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House prices to fall another 1% in 2013

The trend of falling house prices seen over the past two years is set to continue over the next 12 months, according to Hometrack.


by Michelle McGagh on Dec 24, 2012 at 00:01

House prices to fall another 1% in 2013

House prices have ended the year 0.3% down as two-thirds of the country saw prices drop, but the property market has still held up better than last year.

Hometrack’s December survey shows 20% of postcodes registered price increases in 2012, but falls were recorded across 66% of the country. This means the average house price has ended the year down 0.3% over the 12 months to December, but is still far less of a decline than the 2.3% fall in 2011.

Unfortunately, the trend for falling house prices seen over the past two years is set to continue, with Hometrack predicting a further 1% drop in 2013.

Richard Donnell, director of research at Hometrack, said: ‘The underlying trend of prices falling in more areas than rising has been well established for the last 26 months and we expect this to continue over the year ahead.

‘We forecast national house prices to drift lower over 2013 with prices falling by 1%.’

December’s property figures attest to this gloomy outlook, with prices falling 0.1% over the month, the sixth consecutive month in a row prices have decreased.

This can partly be blamed on seasonal slowdown, which saw buyer registrations fall 4.8% and property listings drop 3.1%. It also meant it took on average 9.7 weeks to sell a house and the percentage of asking price gained this year was 93.2%.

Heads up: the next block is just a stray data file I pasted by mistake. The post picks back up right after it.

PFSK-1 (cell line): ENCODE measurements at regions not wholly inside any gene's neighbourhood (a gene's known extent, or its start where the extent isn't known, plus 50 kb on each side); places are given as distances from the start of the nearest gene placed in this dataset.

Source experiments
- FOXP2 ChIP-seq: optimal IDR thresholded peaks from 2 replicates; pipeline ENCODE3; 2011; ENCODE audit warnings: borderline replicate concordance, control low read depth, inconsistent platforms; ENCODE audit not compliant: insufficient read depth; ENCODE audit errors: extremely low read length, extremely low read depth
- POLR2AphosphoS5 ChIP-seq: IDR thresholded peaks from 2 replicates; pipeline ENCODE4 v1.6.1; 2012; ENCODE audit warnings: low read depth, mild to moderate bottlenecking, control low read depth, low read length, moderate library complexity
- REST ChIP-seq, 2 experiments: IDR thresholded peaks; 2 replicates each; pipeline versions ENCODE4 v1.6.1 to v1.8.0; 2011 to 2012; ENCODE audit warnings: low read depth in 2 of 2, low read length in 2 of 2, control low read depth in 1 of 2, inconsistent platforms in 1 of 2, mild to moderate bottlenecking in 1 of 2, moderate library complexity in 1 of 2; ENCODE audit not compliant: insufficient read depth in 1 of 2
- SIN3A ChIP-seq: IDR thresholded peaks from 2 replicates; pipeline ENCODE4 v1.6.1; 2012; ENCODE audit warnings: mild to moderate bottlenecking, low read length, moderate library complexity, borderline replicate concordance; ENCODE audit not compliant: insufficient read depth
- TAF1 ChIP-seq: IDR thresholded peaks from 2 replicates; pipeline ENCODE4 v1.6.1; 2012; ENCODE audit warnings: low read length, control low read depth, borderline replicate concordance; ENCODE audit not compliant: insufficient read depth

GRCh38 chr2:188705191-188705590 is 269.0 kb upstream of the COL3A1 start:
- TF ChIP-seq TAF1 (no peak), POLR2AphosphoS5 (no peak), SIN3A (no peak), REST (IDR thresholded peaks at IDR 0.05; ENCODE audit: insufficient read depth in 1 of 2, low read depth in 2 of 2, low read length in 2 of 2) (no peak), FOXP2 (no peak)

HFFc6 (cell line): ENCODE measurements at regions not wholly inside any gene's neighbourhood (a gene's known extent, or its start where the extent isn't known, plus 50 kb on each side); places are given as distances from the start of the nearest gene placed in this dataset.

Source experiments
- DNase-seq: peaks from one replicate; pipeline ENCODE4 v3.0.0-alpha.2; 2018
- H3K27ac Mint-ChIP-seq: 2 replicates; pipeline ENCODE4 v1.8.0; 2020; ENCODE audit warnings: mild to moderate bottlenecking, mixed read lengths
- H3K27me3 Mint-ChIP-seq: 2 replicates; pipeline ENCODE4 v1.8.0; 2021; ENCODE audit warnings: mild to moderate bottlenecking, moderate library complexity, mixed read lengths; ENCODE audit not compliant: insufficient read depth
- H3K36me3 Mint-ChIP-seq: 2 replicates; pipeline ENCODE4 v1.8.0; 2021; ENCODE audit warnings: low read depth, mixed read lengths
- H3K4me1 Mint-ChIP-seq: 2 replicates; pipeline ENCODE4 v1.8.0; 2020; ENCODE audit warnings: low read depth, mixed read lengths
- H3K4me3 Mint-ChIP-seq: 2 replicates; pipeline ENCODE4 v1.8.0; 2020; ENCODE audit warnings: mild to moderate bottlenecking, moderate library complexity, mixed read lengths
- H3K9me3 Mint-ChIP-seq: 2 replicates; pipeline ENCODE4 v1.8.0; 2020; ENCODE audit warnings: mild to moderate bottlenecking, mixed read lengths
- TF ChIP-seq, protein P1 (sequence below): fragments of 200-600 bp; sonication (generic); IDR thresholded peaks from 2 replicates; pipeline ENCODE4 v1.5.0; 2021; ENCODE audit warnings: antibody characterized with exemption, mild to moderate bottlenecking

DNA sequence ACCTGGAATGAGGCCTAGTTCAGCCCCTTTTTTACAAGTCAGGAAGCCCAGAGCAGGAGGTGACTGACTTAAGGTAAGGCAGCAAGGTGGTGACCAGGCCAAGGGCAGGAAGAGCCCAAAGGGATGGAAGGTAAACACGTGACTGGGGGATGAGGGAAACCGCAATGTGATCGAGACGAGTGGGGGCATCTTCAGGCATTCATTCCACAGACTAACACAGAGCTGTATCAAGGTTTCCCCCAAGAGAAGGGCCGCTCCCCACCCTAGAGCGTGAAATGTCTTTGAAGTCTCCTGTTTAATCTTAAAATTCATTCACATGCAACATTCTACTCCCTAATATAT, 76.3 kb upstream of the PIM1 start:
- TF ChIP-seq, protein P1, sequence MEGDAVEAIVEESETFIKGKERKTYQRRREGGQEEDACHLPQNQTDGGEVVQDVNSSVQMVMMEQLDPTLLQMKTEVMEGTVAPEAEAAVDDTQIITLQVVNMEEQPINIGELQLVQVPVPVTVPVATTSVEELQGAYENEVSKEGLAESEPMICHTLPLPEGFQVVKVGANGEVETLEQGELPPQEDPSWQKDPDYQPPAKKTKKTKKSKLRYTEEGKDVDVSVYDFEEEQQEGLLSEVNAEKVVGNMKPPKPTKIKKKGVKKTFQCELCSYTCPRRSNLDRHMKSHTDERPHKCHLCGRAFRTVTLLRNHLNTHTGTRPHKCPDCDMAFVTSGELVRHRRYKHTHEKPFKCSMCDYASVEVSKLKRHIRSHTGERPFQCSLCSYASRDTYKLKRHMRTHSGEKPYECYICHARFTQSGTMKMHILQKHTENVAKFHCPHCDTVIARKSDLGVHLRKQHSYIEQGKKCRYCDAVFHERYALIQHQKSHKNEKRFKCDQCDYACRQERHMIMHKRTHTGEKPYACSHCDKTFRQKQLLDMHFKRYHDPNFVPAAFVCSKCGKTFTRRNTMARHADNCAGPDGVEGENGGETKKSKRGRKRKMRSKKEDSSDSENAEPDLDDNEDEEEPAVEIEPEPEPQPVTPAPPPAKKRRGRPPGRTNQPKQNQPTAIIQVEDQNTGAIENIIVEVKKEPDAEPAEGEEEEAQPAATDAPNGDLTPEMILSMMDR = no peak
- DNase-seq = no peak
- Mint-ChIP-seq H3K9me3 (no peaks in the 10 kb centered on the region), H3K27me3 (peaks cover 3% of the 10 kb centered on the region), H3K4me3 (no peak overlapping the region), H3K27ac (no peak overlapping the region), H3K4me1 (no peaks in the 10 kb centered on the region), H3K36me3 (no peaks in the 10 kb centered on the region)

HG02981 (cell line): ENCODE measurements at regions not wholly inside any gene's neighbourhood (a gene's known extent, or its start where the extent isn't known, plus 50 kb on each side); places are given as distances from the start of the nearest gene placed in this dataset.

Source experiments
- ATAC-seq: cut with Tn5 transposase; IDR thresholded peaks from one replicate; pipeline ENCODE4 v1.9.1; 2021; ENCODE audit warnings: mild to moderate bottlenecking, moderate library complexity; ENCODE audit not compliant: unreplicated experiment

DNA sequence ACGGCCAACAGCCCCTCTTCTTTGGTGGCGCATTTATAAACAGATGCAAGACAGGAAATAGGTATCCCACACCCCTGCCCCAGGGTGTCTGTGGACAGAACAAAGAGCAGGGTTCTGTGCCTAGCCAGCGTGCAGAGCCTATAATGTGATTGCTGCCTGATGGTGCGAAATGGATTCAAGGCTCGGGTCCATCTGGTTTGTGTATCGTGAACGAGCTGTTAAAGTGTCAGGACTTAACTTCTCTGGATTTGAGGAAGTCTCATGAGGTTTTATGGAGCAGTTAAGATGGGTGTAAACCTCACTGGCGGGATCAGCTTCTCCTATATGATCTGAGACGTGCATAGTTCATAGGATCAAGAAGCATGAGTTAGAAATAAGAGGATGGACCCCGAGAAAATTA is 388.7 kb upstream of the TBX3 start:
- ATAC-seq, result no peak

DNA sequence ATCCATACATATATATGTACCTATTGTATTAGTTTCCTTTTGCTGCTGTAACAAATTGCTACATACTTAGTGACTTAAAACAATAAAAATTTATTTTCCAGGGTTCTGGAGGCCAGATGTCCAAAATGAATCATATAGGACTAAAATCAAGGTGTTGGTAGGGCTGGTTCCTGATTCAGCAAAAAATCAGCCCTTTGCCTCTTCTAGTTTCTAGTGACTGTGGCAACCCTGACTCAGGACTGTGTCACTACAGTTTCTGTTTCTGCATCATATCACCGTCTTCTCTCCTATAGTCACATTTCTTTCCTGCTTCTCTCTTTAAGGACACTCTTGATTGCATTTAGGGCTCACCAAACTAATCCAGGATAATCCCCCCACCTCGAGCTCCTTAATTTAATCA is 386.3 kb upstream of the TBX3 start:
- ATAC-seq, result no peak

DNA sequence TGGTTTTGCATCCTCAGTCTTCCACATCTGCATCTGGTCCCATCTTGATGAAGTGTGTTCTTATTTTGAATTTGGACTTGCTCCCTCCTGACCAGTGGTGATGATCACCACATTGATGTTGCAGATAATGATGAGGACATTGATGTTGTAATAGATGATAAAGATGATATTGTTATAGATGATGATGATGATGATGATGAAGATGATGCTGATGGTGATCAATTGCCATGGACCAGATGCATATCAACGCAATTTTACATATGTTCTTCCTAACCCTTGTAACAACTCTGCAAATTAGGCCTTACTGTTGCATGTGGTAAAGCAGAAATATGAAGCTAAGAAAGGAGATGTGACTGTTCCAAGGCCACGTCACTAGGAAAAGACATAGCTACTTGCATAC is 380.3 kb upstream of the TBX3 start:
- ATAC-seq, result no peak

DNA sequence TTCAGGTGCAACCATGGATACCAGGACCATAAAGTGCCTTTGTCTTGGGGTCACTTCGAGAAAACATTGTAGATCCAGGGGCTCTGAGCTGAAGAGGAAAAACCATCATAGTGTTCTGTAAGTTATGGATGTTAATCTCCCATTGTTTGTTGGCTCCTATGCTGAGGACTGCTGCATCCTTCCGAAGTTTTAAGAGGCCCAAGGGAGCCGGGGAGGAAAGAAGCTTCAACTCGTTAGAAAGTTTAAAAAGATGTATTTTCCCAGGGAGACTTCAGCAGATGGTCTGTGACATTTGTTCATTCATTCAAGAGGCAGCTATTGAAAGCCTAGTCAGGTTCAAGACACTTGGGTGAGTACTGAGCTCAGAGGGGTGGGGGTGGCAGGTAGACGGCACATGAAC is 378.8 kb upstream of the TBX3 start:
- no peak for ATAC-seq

Despite a slight drop in London house prices last month, prices grew across 70% of postcodes in the capital in 2012, up form 42% in 2011. A London property is on the market for an average of six weeks.

Hometrack said the London property market will have ‘an important bearing on overall house price growth in 2013’ and it expects prices to increase 2% in the capital over the coming year.

Donnell said: ‘The impetus for growth in central London looks set to slow in the near term as concerns about tax changes impact the upper end of the market. Affordability constraints will keep growth in domestic markets in check.’

The North-South property divide looks set to continue as Donnell pointed out that pricing in the South will continue to be supported by lack of supply and low turnover of property.

He said that the government initiatives to increase lending have now been priced into the market and affordability will continue to be an issue.

‘The lack of any clear value for money in the housing market means that affordability constraints and a general unwillingness by households to take on debt will continue to  act as a drag on the housing market in 2013 – at least until such time as the economic outlook sees a clear improvement.’

7 comments so far. Why not have your say?

Anonymous 1 needed this 'off the record'

Dec 24, 2012 at 01:44

total crap house prices WILL collapse next year guaranteed.

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Forestbhoy via mobile

Dec 24, 2012 at 08:09